Buzzkill: Denver’s Not Guilty

The short story:

Dad comes home to find someone has eaten kitty treats. Denver the Dog is confronted and shows a “guilty” face since he knows he was a bad dog.


What’s actually happening:

Beginning at 0:43 Denver is showing us a set of avoidance behaviors: squinted eyes, looking away, and a fast tail wag (which would probably be tucked if he were standing). This dog is trying to avoid conflict with the human, and is doing his best to communicate this intention.

“Denver Official Guilty Dog Video”

Why does this matter?

In the short term, my heart hurts for little Denver here who is trying his best to ask for space, but for the better part of a minute his attempts are not recognized (i.e. the human doesn’t respond by stepping back to de-escalate the conflict). Worst case scenario — the dog may decide that since avoidance isn’t working, he may have to try offensive behaviors like growling and snapping.

In the long-term, if the human decides that the dog “knows what he did wrong”, he may then use punishment instead of actively teaching the dog what is the correct behavior. The human may also fail to use any management plans that prevent the behavior in the first place. This is unfair to the dog, who is set up to fail again and again.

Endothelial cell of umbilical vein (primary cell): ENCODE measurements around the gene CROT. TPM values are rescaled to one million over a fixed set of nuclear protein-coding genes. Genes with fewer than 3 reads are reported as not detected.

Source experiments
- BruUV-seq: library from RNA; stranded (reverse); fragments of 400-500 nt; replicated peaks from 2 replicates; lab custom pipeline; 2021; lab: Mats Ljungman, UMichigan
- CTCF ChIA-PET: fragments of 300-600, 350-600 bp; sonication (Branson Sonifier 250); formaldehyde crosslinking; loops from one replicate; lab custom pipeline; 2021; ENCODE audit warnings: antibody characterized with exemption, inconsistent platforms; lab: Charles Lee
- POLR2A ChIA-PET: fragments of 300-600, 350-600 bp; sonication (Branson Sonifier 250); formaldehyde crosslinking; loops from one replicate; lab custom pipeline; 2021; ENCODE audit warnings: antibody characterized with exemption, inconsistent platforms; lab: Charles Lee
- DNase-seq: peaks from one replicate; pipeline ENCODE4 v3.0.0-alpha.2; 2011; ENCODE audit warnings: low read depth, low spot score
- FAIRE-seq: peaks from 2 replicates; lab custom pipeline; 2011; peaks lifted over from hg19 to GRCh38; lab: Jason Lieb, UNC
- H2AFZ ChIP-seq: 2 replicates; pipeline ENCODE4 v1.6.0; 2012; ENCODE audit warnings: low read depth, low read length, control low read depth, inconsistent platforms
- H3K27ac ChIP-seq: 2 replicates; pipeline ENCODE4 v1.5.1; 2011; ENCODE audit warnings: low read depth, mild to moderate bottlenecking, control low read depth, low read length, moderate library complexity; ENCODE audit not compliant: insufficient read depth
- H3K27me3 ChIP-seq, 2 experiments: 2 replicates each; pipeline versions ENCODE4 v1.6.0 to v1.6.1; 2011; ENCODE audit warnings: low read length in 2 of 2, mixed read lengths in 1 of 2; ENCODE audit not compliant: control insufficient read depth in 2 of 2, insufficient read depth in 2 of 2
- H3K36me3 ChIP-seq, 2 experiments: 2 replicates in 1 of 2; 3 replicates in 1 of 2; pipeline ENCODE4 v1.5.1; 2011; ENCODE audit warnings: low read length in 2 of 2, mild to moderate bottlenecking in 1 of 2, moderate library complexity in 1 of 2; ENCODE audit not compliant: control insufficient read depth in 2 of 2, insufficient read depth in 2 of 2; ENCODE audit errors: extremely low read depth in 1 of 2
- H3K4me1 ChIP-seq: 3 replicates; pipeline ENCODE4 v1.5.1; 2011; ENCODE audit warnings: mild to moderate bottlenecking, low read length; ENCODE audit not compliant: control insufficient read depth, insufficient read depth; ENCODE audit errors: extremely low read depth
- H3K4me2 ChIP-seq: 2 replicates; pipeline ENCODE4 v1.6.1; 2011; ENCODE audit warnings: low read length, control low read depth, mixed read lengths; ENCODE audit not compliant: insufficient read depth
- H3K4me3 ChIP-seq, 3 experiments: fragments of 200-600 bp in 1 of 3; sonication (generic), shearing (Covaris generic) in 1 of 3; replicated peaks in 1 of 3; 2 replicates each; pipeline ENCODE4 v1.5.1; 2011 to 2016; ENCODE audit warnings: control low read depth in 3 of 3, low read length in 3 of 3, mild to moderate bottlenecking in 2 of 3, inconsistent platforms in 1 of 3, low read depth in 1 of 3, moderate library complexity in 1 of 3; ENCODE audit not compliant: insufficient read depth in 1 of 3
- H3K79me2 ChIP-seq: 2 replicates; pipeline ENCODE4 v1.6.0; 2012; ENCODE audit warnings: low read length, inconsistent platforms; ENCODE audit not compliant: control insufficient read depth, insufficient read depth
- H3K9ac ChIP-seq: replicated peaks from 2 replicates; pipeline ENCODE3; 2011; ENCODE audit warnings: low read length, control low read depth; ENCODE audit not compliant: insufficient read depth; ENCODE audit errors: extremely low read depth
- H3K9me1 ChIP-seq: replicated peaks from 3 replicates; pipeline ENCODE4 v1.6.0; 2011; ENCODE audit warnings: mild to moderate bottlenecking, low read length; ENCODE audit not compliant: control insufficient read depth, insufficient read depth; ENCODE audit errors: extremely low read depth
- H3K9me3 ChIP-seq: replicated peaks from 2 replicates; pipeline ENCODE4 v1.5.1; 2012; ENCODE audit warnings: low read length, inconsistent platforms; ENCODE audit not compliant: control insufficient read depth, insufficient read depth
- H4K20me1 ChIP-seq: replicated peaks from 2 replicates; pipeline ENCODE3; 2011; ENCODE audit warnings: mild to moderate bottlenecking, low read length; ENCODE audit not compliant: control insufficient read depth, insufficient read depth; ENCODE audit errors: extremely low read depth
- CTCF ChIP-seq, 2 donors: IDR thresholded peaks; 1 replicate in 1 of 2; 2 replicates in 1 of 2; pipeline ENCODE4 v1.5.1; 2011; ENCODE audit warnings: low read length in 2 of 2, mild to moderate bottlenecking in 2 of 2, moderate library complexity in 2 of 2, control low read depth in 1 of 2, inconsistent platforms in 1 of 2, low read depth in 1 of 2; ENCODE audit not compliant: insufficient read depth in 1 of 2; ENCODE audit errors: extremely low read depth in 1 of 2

The science says:

“… a better description of the so-called guilty look is that it is a response to owner cues, rather than that it shows an appreciation of a misdeed.”
“Thus, our findings do not support the hypothesis that dogs show the ‘guilty look’ in the absence of a concurrent negative reaction by their owners.”
“ Our findings suggest that dog presentation of [the guilty look] during greetings is not necessarily a reliable indicator whether or not a dog engaged in a misdeed.”

For a great summary of this literature, check out Julie Hecht’s piece for Dog Spies for Scientific American. (Julie is a scientist and science writer, and you can find more of her work at Do You Believe In Dog? along with colleague Mia Cobb.)